Simplicity With Style Is Elegance

“Perfection is achieved, Not when their is nothing more to add, but nothing left to take away”.  In our digital, Photoshop World many of us have forgot that elegance is about simplicity.  Elegance and style in a portrait are about directing the viewer’s eye to the area of greatest importance (the face of the subject) while eliminating everything that distracts the viewer’s eye from the face.  As business people many photographers forget the sales power of images with a larger facial size and too often associate elegance with the body, the clothing over the body and/or the scene or background.

Some of the most elegant portraits I have ever seen don’t show the clothing or have clothing that isn’t notice and have little or nothing in the background.  Amazing lighting, a fantastic pose  and a beautiful face, that is perfection.  It’s not only perfection but salable perfection.  Like every photographer (especially senior photographers) I do a huge variety of full length and three-quarter pose that are so beautiful for photographers to look at, but not salable to older clients like mom’s and grandmothers, which just happen to hold the purse-strings.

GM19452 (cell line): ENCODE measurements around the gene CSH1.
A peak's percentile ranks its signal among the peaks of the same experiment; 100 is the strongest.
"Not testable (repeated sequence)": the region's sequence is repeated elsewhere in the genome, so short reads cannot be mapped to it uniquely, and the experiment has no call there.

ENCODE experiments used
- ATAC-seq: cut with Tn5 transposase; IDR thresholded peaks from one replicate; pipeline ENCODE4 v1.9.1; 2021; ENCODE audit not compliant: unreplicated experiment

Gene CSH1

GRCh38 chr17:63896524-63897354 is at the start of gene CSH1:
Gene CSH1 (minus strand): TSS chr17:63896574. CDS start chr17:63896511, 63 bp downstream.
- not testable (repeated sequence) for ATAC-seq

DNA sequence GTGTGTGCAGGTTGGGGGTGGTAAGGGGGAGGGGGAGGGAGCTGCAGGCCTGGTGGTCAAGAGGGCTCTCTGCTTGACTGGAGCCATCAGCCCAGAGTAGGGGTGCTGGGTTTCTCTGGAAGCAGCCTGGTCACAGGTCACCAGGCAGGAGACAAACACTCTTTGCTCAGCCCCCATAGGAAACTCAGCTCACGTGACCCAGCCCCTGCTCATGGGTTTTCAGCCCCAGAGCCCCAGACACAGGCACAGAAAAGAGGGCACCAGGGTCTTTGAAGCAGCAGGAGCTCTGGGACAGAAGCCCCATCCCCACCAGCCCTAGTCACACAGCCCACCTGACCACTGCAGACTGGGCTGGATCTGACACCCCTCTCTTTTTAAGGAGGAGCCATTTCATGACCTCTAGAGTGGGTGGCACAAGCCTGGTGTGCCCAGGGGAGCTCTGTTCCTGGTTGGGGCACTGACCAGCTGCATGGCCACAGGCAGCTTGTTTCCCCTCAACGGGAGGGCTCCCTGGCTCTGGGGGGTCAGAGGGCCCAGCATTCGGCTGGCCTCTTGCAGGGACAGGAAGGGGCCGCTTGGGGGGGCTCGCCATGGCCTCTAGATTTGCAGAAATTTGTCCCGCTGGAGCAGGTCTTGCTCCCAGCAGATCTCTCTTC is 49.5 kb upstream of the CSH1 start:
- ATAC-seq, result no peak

When I schedule models (seniors in our area) for samples I spend the majority of my time creating and experimenting with ideas that are composed from the waistline up.  Shouldn’t we be the most skilled at the portraits that put the most money in our pockets?  Shouldn’t we focus the greatest amount of our efforts in creating the portraits that have the greatest chance of selling?  So many photographers look at head and shoulders portraits as the portraits they have to do to get to the “more exciting” full length poses. Art must merge with business and as business people we need to create.


~ by jeffsmithbooks on February 26, 2010.

2 Responses to “Simplicity With Style Is Elegance”

  1. The majority of the images I create are above the waist, and like you described with a simple background, for the very same reason that you describe. But do you agree also that we need to create the images that will draw the students to the studio (photographer) and many times these are not head and shoulder or closer images?

    • Yes and no. I think you have to show a variety of styles that appeal to all tastes, but I think photographers push for full length poses more than clients. Our most popular, most requested and most memorable images to our seniors are the extreme fashion close-ups. In our advertising, our studio and in our displays we show the variety of images as they sell in the studio. About 30% of the images are full length, 40% variations of the fashion close-up ideas and 30% everything in between. You can’t argue with sales figure and they don’t have bias, they reflect the real feeling our your clients.

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